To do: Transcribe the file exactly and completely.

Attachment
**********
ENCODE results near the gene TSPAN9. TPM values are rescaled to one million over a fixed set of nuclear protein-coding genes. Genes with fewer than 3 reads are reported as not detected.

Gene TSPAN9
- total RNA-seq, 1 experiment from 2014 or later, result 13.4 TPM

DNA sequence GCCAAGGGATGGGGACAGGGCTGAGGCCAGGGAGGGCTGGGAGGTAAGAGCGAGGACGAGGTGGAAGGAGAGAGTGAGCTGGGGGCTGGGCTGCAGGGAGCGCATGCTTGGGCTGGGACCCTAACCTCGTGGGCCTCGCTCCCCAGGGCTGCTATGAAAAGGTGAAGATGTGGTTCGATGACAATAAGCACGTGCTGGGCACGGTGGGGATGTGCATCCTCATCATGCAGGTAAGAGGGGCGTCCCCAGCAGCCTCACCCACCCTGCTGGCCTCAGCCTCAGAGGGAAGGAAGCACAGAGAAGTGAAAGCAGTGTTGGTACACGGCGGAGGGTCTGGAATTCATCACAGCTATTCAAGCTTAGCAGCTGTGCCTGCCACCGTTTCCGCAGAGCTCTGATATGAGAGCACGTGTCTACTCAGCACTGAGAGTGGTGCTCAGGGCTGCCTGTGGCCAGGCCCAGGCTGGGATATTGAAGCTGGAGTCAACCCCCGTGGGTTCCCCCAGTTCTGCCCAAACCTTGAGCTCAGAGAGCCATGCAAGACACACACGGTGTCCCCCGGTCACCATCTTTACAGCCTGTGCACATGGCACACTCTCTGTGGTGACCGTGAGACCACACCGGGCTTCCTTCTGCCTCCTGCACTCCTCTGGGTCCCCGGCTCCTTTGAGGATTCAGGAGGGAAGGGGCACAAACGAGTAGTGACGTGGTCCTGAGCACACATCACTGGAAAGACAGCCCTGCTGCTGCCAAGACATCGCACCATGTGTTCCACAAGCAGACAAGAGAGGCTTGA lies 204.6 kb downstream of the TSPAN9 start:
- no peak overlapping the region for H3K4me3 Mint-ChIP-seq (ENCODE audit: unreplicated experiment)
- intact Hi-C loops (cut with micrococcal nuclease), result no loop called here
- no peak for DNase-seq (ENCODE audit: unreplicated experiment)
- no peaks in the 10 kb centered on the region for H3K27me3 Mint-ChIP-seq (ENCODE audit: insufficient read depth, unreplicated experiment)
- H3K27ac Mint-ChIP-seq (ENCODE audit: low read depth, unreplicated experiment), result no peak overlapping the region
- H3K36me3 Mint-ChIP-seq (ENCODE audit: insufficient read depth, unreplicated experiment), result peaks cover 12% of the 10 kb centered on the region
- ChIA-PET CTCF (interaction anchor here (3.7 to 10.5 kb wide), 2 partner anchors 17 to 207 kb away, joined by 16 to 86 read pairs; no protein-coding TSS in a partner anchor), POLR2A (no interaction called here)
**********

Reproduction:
ENCODE results near the gene TSPAN9. TPM values are rescaled to one million over a fixed set of nuclear protein-coding genes. Genes with fewer than 3 reads are reported as not detected.

Gene TSPAN9
- total RNA-seq, 1 experiment from 2014 or later, result 13.4 TPM

DNA sequence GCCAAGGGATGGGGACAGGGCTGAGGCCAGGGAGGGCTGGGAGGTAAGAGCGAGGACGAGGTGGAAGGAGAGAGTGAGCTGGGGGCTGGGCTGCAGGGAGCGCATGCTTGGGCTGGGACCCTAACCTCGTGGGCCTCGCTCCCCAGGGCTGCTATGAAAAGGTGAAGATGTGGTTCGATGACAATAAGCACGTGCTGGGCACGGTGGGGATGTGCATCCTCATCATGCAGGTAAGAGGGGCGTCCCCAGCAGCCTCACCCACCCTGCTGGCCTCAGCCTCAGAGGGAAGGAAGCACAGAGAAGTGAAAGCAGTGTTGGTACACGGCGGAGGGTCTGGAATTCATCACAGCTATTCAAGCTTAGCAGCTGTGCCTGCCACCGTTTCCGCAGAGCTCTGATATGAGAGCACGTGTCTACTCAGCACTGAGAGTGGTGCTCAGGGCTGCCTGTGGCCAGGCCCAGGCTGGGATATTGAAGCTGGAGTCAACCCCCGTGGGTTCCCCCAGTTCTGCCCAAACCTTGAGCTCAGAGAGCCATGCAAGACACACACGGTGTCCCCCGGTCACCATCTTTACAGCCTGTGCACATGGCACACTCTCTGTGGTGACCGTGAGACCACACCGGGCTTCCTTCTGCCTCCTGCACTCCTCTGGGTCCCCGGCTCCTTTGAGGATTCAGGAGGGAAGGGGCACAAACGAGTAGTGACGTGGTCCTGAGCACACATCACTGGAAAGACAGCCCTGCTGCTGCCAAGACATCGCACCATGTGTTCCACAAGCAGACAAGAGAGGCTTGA lies 204.6 kb downstream of the TSPAN9 start:
- no peak overlapping the region for H3K4me3 Mint-ChIP-seq (ENCODE audit: unreplicated experiment)
- intact Hi-C loops (cut with micrococcal nuclease), result no loop called here
- no peak for DNase-seq (ENCODE audit: unreplicated experiment)
- no peaks in the 10 kb centered on the region for H3K27me3 Mint-ChIP-seq (ENCODE audit: insufficient read depth, unreplicated experiment)
- H3K27ac Mint-ChIP-seq (ENCODE audit: low read depth, unreplicated experiment), result no peak overlapping the region
- H3K36me3 Mint-ChIP-seq (ENCODE audit: insufficient read depth, unreplicated experiment), result peaks cover 12% of the 10 kb centered on the region
- ChIA-PET CTCF (interaction anchor here (3.7 to 10.5 kb wide), 2 partner anchors 17 to 207 kb away, joined by 16 to 86 read pairs; no protein-coding TSS in a partner anchor), POLR2A (no interaction called here)